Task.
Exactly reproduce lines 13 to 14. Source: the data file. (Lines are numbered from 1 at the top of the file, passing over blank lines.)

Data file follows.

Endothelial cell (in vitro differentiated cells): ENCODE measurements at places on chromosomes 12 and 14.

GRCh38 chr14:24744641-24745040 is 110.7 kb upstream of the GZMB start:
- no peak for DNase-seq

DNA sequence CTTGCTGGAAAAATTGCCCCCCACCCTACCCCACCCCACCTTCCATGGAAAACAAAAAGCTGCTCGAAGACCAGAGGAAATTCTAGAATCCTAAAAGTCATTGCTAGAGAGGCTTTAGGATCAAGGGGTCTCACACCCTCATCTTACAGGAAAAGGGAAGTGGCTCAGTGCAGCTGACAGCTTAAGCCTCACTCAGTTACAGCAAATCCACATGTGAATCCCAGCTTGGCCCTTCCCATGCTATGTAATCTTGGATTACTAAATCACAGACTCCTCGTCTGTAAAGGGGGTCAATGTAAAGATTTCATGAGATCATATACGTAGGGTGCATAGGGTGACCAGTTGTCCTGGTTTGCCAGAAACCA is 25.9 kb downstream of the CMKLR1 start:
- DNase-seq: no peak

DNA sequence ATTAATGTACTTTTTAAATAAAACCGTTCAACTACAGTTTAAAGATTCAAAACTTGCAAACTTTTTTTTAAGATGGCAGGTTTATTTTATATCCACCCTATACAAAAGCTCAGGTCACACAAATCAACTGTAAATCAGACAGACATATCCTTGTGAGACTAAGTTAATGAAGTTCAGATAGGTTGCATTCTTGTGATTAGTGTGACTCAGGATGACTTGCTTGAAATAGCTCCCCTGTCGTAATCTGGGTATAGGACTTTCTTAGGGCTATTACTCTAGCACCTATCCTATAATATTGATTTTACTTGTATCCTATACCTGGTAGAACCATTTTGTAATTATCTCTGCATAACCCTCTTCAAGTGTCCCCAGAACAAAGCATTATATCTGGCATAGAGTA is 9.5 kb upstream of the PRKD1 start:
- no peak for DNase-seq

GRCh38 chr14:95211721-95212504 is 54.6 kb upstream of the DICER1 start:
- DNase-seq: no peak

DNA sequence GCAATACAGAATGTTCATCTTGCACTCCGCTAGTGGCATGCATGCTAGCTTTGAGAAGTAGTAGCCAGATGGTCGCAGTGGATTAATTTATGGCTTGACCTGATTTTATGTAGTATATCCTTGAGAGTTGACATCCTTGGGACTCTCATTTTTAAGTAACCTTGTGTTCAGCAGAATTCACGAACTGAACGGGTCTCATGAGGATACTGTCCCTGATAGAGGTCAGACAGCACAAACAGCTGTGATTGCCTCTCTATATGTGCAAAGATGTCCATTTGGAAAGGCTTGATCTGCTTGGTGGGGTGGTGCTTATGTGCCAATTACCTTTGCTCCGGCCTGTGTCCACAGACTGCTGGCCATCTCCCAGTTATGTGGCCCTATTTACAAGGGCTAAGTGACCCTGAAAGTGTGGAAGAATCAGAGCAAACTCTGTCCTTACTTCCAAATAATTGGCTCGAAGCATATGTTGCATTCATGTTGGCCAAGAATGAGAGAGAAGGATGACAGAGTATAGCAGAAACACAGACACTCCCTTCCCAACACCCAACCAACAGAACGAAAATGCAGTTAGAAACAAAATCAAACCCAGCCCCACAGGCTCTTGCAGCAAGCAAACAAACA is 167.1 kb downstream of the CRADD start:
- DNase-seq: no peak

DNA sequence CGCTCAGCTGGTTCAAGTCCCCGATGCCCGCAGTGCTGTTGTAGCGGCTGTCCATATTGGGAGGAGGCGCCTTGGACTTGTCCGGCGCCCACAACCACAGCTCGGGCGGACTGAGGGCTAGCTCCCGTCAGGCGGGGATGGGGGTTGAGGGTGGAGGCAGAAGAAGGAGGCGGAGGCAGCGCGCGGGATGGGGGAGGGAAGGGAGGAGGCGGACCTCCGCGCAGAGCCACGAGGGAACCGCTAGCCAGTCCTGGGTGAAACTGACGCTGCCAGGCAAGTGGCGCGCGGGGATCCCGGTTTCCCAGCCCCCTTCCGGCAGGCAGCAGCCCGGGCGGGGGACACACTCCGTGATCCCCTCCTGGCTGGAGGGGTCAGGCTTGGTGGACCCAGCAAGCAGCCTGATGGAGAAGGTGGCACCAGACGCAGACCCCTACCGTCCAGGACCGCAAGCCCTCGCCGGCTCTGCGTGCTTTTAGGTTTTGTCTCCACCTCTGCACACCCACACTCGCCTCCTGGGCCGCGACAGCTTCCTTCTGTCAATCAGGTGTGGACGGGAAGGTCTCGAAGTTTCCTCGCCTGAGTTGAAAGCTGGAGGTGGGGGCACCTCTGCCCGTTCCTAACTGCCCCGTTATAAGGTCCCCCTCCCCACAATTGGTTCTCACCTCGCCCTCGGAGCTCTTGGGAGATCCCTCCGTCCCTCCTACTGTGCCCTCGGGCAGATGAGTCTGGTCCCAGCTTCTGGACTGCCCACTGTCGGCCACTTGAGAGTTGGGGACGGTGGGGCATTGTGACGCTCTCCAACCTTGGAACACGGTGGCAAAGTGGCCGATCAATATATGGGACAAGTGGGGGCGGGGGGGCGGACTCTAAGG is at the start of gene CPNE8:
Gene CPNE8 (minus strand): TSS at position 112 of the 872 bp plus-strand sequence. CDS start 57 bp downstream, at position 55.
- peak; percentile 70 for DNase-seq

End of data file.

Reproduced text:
Gene CPNE8 (minus strand): TSS at position 112 of the 872 bp plus-strand sequence. CDS start 57 bp downstream, at position 55.
- peak; percentile 70 for DNase-seq